Seven Essential Career Tips from Twitter

Many of us think LinkedIn is the go-to site for career advice. And of course it’s a great place to network — but it’s not always the sine qua non of professional guidance.  Sometimes wisdom can be captured in just a few short words. For those quick, convenient, but essential tips, Twitter (with its 140-character limit) can be significantly faster that reading shelves and shelves of career-advice books.

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First, what do we mean by accountable? An accountable supervisor or employee, according to business expert Sam Silverstein, doesn’t make excuses, arrives on time, follows through when they indicate they’re going to do something, and exhibits other key qualities of a reliable coworker or manager.

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One of the greatest qualities in a coworker is the willingness to help a teammate through a tough day. Be a supportive colleague by inviting a struggling coworker to join you for a quick walk: stepping outside for just a few minutes in the sun (with it’s dose of Vitamin D) can reduce or prevent crankiness at work.

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Mutually respecting and appreciating those who work with you enhances your present and future success, according to CareerBliss. In order to be a positive coworker on a daily basis, make an effort to keep your office volume low (wear headphones!) and avoid interrupting the thoughts and concentration of others sharing the workspace.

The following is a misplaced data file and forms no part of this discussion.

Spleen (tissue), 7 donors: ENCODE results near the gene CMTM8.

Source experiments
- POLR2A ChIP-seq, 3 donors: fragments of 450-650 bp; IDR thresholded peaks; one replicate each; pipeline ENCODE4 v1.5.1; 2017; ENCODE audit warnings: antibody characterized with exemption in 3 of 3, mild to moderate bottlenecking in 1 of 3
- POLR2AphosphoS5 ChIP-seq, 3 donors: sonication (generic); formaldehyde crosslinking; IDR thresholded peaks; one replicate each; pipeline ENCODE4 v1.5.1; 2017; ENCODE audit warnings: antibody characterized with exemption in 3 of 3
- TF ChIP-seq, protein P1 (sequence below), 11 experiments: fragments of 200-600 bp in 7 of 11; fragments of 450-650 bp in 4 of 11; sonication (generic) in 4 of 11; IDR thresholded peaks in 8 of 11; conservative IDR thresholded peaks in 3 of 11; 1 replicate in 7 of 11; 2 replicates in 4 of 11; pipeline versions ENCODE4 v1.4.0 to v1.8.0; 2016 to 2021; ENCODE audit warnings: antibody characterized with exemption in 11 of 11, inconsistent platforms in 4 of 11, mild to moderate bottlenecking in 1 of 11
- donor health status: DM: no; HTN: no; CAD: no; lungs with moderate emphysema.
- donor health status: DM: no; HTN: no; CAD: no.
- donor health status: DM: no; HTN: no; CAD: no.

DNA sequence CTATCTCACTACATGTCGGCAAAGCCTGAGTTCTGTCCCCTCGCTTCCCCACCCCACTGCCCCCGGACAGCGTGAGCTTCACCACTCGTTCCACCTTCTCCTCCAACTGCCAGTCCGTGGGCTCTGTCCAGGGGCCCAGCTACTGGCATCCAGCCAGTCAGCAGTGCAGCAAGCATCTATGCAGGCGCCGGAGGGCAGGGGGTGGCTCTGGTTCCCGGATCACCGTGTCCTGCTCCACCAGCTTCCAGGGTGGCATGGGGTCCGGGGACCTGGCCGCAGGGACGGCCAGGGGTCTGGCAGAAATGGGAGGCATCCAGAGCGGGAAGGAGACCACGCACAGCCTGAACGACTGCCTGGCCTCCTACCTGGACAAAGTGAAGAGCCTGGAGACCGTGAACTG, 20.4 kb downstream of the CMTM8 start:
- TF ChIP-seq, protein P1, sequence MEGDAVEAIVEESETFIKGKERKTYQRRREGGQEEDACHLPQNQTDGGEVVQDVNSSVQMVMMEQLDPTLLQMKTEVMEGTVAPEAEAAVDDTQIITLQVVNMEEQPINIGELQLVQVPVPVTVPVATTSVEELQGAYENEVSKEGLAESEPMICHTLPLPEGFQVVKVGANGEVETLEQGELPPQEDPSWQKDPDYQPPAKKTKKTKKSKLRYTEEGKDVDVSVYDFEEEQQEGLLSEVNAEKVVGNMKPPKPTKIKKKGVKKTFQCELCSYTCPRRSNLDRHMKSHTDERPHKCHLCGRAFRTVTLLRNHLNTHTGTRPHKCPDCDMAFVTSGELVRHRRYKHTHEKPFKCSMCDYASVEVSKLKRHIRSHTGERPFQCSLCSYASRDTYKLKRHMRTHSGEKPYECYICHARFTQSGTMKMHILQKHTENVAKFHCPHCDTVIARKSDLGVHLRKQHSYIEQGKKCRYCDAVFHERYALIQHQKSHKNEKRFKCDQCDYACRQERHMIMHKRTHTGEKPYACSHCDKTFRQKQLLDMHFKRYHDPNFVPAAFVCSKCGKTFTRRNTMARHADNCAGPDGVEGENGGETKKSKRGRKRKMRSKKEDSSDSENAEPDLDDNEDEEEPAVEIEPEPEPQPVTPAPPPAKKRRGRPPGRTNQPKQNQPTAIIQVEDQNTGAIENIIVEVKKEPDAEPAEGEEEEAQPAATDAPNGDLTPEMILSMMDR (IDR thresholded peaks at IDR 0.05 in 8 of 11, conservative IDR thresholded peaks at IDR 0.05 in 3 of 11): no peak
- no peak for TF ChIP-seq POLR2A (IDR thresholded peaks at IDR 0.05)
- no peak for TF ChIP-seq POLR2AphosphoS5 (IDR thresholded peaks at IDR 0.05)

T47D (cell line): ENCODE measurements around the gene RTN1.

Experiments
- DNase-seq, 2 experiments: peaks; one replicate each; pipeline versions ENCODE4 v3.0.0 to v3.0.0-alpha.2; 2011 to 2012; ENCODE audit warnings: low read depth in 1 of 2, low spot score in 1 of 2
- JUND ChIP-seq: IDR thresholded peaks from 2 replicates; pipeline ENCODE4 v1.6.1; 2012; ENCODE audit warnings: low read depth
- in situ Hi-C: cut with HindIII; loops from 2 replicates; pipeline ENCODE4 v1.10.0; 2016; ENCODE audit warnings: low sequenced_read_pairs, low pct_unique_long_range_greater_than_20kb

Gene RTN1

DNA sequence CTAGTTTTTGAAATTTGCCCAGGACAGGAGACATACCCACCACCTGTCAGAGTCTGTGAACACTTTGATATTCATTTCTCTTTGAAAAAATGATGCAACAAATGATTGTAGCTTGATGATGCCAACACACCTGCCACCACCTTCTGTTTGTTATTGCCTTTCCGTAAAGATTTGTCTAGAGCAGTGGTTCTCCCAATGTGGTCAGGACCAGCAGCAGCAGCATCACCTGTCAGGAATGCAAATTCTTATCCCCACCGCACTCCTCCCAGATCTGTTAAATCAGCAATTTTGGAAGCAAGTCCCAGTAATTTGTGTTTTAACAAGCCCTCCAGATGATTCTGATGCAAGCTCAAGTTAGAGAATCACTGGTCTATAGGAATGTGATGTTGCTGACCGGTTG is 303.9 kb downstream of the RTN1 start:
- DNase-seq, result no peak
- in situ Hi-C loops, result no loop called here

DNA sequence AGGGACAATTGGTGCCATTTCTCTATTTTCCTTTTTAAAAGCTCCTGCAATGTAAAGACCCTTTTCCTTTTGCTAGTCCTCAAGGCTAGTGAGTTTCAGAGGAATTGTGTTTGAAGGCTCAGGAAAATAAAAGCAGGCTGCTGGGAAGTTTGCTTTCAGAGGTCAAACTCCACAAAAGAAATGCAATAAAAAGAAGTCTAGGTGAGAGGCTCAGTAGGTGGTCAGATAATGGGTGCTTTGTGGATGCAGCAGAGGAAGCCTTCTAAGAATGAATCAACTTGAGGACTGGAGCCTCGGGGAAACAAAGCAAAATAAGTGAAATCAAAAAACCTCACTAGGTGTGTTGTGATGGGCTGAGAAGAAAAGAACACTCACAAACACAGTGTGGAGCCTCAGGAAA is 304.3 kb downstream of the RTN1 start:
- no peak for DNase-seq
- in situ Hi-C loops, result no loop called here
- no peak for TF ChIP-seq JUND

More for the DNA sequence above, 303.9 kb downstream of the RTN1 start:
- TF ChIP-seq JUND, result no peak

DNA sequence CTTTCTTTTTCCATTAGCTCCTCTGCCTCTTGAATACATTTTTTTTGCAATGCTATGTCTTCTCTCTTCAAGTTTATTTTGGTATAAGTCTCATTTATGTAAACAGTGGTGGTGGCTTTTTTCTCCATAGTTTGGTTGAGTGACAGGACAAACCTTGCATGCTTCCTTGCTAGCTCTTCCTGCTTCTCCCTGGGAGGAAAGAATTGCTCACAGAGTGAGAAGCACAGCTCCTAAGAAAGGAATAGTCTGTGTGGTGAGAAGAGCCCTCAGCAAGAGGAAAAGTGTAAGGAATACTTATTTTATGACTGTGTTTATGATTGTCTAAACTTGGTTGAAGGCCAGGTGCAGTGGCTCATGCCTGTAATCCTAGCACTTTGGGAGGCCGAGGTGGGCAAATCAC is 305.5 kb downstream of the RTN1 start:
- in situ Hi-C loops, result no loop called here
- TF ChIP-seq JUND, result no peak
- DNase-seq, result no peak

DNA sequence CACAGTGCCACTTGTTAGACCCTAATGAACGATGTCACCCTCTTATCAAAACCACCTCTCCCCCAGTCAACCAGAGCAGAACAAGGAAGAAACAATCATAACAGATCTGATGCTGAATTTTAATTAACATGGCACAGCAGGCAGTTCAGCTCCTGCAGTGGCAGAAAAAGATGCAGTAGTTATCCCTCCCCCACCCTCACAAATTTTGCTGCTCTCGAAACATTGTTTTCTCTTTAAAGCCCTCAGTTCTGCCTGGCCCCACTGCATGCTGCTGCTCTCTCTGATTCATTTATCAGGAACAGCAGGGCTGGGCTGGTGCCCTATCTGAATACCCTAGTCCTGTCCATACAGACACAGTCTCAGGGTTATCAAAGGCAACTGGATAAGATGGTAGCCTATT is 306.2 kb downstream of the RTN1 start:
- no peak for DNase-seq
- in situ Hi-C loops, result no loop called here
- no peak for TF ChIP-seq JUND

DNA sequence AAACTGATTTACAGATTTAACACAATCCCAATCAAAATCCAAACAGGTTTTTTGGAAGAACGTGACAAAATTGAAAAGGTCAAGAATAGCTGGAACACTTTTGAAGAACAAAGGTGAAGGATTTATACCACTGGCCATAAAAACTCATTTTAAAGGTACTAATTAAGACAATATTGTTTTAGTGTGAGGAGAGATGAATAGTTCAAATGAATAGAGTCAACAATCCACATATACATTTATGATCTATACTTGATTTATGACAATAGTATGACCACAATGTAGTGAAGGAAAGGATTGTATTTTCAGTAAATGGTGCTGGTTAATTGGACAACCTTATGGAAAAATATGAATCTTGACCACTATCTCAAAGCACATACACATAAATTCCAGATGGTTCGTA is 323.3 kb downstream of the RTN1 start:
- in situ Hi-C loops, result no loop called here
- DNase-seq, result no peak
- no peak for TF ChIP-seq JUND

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In sum: your career is more important than your ego. Erin Kennedy, a career counselor and consultant on professional resumes, also tweets about how to prepare for job interviews by perfecting your resume and internalizing best practices for both employees and employers.

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Salam Slimsaad is a well known writer, editor, and etiquette consultant. Although her Twitter feed is filled with everyday advice on good etiquette, her guidance on work is straightforward: do NOT gossip about co-workers!

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Fixating on comparisons between yourself to other employees can create a toxic work environment and even limit your own professional success. Good coworkers appreciate and capitalize on their office mates — which simultaneously helps enhance their own career as well.

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Perhaps the best way to become a better coworker is to be a team player. This article echoes the advice of career coach Ray Cohen, who urges professionals to never throw co-workers under the bus. As Cohen explains, “Colleagues who trust and admire you will be your best support system to promote your reputation as desirable and valuable.”

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Emery Reddy